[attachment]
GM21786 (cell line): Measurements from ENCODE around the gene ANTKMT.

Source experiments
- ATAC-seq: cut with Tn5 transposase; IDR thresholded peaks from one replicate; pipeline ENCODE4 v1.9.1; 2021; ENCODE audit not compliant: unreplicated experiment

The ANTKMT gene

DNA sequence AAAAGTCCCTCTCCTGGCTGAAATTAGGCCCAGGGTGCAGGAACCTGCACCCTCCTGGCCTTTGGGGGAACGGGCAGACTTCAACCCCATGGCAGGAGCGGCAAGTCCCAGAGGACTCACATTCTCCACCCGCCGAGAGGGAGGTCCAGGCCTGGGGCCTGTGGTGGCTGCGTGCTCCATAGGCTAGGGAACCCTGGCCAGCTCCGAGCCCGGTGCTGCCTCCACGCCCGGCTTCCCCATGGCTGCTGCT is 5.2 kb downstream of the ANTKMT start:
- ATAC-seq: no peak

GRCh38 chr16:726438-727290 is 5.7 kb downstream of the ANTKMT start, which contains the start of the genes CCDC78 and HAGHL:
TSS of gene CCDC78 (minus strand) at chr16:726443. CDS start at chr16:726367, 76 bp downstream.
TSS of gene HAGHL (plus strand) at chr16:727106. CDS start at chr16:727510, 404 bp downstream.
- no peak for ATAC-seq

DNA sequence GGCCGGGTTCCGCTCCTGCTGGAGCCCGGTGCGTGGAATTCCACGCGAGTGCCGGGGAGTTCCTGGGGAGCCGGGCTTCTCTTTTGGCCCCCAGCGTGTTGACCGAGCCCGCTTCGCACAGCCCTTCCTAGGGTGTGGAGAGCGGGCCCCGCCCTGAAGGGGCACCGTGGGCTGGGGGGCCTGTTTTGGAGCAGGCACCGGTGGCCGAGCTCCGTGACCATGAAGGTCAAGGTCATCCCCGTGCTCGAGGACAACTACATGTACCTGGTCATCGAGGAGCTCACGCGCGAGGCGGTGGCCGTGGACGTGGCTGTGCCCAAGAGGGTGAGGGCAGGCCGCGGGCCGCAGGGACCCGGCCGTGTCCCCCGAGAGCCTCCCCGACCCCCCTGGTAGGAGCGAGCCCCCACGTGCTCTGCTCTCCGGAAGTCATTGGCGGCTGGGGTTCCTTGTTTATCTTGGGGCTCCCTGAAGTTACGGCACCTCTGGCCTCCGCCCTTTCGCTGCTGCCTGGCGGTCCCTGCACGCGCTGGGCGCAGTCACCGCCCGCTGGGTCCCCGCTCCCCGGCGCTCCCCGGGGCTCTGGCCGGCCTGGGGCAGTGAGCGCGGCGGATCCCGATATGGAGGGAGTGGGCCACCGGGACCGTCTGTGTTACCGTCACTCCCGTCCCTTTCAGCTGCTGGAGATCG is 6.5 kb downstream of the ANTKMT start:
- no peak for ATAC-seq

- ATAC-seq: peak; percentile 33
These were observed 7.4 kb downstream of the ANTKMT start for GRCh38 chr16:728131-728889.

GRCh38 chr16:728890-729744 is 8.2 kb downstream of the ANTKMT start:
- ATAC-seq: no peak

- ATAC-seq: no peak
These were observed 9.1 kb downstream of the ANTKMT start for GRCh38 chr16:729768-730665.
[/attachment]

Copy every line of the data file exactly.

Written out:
GM21786 (cell line): Measurements from ENCODE around the gene ANTKMT.

Source experiments
- ATAC-seq: cut with Tn5 transposase; IDR thresholded peaks from one replicate; pipeline ENCODE4 v1.9.1; 2021; ENCODE audit not compliant: unreplicated experiment

The ANTKMT gene

DNA sequence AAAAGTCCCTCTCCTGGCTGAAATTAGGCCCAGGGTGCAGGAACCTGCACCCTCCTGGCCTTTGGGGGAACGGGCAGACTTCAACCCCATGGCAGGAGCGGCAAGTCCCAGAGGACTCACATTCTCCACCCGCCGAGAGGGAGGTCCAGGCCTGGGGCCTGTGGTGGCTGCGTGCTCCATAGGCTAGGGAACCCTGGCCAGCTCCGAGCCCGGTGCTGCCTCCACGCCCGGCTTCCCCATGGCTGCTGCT is 5.2 kb downstream of the ANTKMT start:
- ATAC-seq: no peak

GRCh38 chr16:726438-727290 is 5.7 kb downstream of the ANTKMT start, which contains the start of the genes CCDC78 and HAGHL:
TSS of gene CCDC78 (minus strand) at chr16:726443. CDS start at chr16:726367, 76 bp downstream.
TSS of gene HAGHL (plus strand) at chr16:727106. CDS start at chr16:727510, 404 bp downstream.
- no peak for ATAC-seq

DNA sequence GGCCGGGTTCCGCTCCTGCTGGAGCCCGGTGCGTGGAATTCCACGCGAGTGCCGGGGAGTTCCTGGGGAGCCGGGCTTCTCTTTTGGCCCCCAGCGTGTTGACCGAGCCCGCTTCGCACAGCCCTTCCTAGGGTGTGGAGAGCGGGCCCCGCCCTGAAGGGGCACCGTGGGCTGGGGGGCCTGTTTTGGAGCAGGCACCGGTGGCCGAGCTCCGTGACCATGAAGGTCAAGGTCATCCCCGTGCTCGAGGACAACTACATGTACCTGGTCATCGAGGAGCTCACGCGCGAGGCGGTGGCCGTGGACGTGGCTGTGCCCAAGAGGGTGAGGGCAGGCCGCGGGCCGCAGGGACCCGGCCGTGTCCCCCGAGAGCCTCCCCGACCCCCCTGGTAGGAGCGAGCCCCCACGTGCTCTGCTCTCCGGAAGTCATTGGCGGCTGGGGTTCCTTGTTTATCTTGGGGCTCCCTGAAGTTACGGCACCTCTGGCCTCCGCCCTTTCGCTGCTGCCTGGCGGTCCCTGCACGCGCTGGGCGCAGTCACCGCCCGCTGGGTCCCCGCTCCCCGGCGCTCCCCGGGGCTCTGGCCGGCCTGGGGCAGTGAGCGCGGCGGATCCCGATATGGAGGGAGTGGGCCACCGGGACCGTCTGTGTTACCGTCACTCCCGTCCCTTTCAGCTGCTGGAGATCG is 6.5 kb downstream of the ANTKMT start:
- no peak for ATAC-seq

- ATAC-seq: peak; percentile 33
These were observed 7.4 kb downstream of the ANTKMT start for GRCh38 chr16:728131-728889.

GRCh38 chr16:728890-729744 is 8.2 kb downstream of the ANTKMT start:
- ATAC-seq: no peak

- ATAC-seq: no peak
These were observed 9.1 kb downstream of the ANTKMT start for GRCh38 chr16:729768-730665.